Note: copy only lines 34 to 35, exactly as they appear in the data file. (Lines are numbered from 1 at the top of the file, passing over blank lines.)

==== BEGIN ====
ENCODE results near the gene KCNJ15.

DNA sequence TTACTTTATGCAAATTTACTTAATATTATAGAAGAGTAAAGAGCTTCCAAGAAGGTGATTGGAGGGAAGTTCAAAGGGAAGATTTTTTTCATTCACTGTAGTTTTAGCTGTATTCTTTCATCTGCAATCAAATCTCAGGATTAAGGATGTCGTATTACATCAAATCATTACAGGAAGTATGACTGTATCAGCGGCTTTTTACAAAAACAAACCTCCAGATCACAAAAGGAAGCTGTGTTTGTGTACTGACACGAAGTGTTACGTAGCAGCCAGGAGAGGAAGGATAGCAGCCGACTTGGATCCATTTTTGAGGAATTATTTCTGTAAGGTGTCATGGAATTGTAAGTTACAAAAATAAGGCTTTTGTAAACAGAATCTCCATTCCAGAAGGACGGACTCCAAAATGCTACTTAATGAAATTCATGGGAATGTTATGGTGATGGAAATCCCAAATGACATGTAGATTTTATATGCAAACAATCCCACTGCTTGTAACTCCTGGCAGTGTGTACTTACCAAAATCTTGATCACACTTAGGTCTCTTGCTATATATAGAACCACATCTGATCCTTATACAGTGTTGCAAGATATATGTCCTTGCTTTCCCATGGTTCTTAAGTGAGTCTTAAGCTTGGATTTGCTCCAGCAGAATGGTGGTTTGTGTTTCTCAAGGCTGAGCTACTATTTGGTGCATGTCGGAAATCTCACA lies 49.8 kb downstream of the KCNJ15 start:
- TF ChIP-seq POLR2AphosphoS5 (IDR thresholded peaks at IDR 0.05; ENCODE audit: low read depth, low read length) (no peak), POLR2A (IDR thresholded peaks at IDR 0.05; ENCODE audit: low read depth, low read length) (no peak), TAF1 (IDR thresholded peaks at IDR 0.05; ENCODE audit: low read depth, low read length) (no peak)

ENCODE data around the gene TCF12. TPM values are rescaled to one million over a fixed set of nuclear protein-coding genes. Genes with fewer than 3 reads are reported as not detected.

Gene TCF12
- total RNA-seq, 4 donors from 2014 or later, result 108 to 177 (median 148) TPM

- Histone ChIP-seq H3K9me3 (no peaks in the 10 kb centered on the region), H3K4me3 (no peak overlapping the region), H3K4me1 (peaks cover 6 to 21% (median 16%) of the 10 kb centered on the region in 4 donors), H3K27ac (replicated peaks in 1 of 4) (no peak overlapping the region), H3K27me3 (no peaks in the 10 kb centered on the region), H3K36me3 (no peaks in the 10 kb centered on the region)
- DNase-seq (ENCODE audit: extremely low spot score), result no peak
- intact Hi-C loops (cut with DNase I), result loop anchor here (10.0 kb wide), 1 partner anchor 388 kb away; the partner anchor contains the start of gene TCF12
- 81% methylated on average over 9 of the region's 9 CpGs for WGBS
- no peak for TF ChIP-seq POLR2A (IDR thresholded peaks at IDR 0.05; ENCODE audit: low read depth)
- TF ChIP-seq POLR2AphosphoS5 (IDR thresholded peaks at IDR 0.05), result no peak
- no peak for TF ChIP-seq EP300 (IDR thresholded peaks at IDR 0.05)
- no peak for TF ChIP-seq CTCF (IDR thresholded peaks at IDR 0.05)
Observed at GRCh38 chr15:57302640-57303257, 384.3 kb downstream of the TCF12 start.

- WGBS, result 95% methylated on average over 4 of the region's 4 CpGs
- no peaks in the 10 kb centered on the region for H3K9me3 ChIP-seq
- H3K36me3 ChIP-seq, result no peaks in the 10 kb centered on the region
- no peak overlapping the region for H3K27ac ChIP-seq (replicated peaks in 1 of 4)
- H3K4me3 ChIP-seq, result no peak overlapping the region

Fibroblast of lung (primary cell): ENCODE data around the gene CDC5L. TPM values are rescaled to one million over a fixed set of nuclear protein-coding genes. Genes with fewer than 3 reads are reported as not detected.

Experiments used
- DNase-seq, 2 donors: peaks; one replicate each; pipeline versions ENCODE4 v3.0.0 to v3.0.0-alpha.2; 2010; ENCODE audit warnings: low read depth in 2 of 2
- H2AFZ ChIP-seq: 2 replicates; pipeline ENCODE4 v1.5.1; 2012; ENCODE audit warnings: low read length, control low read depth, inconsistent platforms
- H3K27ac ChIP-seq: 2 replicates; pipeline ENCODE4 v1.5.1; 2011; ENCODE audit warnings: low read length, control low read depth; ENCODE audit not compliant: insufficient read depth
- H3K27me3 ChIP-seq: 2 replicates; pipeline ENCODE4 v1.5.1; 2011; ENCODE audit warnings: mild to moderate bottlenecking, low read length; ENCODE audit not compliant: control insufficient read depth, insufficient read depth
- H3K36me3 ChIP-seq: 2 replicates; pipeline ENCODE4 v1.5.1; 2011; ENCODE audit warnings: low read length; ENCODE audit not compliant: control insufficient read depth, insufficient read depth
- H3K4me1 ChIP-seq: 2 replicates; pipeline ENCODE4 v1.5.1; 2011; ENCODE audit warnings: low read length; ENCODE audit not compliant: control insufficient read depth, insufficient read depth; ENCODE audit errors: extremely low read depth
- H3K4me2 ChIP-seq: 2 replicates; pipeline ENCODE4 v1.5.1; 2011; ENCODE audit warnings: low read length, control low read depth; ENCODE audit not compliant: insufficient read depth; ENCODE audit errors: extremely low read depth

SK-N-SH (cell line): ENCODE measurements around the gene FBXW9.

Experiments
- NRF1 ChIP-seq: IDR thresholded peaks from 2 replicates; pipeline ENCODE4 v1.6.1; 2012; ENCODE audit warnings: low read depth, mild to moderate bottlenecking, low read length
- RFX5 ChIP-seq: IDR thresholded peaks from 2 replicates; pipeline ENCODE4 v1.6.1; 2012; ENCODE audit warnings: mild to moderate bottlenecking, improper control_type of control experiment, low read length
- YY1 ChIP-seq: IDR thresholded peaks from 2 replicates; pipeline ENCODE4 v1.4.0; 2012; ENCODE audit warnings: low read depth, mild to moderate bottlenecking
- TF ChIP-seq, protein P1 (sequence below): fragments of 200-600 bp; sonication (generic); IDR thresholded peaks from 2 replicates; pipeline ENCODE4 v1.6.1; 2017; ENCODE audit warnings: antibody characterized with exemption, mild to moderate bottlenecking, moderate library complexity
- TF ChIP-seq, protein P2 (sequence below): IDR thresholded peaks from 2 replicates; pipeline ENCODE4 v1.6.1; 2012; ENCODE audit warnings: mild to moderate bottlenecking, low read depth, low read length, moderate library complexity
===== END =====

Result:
- YY1 ChIP-seq: IDR thresholded peaks from 2 replicates; pipeline ENCODE4 v1.4.0; 2012; ENCODE audit warnings: low read depth, mild to moderate bottlenecking
- TF ChIP-seq, protein P1 (sequence below): fragments of 200-600 bp; sonication (generic); IDR thresholded peaks from 2 replicates; pipeline ENCODE4 v1.6.1; 2017; ENCODE audit warnings: antibody characterized with exemption, mild to moderate bottlenecking, moderate library complexity